Micronas set to enlarge its 3D Hall sensor family
One focus in Micronas’ product development is the enlargement of its sensor families HAL 36xy for detecting angles of rotation and HAL 38xy for detecting linear motions based on the 3D HAL technologies
Freiburg, December 21, 2011 – Micronas, a leading supplier of cutting-edge sensor and IC system solutions for automotive and industrial electronics, invests in the development of new sensors of the HAL 36xy and HAL 38xy families and so enlarges its product portfolio in the field of multi-dimensional magnetic field detection.
Unlike standard magnet field measurements which only capture and detect magnetic fields whose field lines run orthogonally to the chip surface, the HAL 36xy and HAL 38xy sensor families with their additional vertical Hall boards also detect magnetic field components of the magnetic field running parallel to the surface. The vertical Hall boards have the advantage that they can be made using a standard CMOS process without additional post-processing and that they are not influencing the magnetic field itself.
The members of the Hall sensor families based on 3D Hall technology all feature temperature-compensated Hall boards with cycled offset compensation, A/D transformers, digital signal processing, a push-pull output, an EEPROM with redundant memory cells and write protection for the calibration data and the data registry information, a digital programming interface as well as additional switching components realizing diagnosis functions and so enhancing the safety of the aggregate system such as temperature and voltage monitoring (under and overvoltage), open-circuit detection and overload protection in all connections. Additional functions such as an EEPROM self-test during system start can be activated by the customer.
The sensors of the HAL 36xy family detect the magnetic field components in the X and Y level in three-dimensional space. Measuring the relative field strength of both components guarantees a stable output signal even if the space between magnet and sensor varies. The result is a highly precise angular measurement between 0° and 360°, working reliably across a wide temperature range. The HAL 3625 is, for instance, suitable for applications involving non-contacting potentiometers or for determining the position in rotary movements, and therefore features an analogue output signal with 12 bit resolution.
Within the HAL 38xy family, the HAL 3855 module is capable of detecting the magnetic field strength at the Y and Z level. 32 backing points lend this sensor family ultimate accuracy in linear motion measurements with minimum space requirement. The HAL 3855 is, for example, suitable for detecting the throttle position in exhaust gas recirculation (EGR) in cars and also features an analogue output signal with 12 bit resolution.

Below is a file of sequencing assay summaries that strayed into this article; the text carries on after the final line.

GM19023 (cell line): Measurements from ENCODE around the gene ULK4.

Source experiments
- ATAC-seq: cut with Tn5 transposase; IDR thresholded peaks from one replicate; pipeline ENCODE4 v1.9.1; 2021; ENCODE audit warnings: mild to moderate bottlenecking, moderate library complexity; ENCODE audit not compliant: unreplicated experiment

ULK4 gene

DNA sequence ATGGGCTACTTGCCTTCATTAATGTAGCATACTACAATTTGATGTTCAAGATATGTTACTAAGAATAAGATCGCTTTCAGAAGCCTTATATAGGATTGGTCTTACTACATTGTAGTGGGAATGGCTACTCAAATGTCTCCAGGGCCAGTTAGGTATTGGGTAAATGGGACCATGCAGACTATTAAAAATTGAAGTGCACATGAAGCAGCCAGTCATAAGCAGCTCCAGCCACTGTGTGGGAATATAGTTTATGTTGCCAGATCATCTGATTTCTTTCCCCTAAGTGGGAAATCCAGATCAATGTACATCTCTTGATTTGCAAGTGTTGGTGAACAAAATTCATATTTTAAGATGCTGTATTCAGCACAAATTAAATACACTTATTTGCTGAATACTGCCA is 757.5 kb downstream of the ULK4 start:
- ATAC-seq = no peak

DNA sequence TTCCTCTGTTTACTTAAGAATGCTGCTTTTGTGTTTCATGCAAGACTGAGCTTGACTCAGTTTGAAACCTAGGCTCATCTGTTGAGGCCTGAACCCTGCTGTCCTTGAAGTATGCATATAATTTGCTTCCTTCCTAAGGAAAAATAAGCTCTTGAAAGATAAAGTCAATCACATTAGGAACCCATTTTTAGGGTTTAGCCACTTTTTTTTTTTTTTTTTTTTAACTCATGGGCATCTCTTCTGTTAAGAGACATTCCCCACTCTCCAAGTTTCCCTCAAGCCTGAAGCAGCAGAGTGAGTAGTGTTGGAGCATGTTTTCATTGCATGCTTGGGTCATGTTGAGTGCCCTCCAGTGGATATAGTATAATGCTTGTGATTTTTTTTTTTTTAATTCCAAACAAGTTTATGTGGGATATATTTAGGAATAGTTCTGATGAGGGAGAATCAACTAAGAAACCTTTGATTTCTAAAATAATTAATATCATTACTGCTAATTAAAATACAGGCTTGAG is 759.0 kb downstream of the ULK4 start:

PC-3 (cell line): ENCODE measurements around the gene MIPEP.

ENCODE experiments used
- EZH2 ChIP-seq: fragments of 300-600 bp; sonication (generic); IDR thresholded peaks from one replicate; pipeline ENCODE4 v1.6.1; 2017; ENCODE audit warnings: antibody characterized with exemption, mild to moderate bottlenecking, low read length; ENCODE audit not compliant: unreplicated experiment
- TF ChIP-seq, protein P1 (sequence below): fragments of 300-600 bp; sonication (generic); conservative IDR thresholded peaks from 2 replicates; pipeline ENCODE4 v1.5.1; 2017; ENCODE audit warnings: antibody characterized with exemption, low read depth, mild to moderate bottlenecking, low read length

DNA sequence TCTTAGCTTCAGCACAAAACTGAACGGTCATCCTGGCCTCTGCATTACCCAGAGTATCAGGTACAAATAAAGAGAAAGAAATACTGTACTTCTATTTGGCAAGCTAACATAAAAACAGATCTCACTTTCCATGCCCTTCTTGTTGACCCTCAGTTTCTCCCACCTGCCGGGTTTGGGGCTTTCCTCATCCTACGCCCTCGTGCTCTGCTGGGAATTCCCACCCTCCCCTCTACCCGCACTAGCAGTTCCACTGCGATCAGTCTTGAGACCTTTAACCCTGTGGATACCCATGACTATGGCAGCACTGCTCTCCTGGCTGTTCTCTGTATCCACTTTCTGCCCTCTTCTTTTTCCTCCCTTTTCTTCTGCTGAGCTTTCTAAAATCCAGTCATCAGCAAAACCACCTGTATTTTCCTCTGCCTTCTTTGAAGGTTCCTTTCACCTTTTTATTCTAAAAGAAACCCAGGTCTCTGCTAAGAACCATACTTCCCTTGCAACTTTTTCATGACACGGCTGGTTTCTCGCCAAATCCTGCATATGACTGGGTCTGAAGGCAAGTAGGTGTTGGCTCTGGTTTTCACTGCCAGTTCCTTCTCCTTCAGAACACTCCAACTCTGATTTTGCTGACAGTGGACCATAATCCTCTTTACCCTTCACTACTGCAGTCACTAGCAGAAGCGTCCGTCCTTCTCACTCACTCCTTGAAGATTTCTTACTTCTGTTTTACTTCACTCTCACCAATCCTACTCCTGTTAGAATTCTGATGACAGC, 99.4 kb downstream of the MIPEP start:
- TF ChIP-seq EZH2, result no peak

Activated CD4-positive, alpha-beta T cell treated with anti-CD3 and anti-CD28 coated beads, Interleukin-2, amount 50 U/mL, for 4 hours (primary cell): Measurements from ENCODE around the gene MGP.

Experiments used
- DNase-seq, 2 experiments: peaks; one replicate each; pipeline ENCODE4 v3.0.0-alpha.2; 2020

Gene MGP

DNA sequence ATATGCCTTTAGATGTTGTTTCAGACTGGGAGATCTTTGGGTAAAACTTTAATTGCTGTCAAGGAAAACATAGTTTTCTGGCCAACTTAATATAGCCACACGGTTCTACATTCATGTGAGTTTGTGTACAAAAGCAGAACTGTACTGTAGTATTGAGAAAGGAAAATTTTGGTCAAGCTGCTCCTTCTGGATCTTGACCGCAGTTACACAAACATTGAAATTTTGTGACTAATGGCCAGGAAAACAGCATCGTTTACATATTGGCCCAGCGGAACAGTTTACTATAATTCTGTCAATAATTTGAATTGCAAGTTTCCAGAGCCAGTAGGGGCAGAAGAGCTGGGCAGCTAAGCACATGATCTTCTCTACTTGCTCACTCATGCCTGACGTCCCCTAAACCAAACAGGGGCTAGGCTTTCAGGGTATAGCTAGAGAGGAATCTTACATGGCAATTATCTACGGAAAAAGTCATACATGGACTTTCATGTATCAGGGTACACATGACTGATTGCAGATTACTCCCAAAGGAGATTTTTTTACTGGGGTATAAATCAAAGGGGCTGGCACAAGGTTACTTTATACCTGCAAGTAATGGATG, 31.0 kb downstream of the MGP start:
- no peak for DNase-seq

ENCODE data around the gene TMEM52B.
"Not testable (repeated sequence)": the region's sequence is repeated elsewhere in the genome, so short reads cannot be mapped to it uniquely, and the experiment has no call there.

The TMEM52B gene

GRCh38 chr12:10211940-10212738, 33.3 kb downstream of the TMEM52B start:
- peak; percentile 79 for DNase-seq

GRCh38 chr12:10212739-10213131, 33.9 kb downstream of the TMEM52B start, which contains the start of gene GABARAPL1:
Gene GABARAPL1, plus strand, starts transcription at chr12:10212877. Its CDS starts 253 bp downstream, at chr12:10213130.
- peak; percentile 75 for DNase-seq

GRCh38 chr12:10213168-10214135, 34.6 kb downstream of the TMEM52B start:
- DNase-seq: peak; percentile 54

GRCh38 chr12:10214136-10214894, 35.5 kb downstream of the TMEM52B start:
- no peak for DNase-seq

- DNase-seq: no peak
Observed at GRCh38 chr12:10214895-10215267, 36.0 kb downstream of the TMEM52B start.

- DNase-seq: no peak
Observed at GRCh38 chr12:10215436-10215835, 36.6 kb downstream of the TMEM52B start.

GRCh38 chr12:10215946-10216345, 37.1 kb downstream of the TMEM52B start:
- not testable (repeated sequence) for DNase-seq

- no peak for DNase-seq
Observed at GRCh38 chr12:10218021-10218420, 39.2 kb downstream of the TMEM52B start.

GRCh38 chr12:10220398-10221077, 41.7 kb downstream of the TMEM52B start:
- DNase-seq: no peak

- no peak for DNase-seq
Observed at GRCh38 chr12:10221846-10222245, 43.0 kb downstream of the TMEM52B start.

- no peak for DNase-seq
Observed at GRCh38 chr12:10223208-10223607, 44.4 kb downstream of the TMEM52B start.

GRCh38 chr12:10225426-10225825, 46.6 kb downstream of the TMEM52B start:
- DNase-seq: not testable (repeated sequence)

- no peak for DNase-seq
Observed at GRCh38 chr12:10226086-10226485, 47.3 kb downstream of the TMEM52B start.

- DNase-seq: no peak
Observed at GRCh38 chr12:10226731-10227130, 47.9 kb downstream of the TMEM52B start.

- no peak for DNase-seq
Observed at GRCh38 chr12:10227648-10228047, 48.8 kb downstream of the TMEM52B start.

Micronas currently develops various sensor variants based on the 3D HAL technology by way of an extension to the HAL 36xy und HAL 38xy families. These will include sensors with digital output, with design variants relying on various combination options involving the Hall boards (X, Y and Z level) also being under development.
With the extremely broad temperature range of Tj = -40°C to +170°C (junction temperature), many new application options in the automobile and industrial electronics industry open up for the derivatives of the HAL 36xy and HAL 38xy sensor families, among these the detection of throttle positions with angles greater than 90° or in the measurement of linear movements with distances of as much as 40 mm.
The HAL 3855 and HAL 3625 sensors are so far available in the exceedingly small SMD enclosure SOIC8. This is also an area where Micronas has plans for future expansion.
Micronas (SIX Swiss Exchange: MASN), a semiconductor designer and manufacturer with worldwide operations, is a leading supplier of cutting-edge sensor and IC system solutions for automotive and industrial electronics. Micronas offers a wide range of Hall-effect sensors and embedded microcontrollers for automotive and industrial applications, for instance in drive trains, chassis frames, engine management and in convenience functions.
Micronas serves all major automotive electronics customers worldwide, many of them in continuous partnerships seeking joint success. While the holding company is headquartered in Zurich (Switzerland), operational headquarters are based in Freiburg (Germany). Currently, the Micronas Group employs around 900 people. For more information about Micronas and its products, please visit www.micronas.com.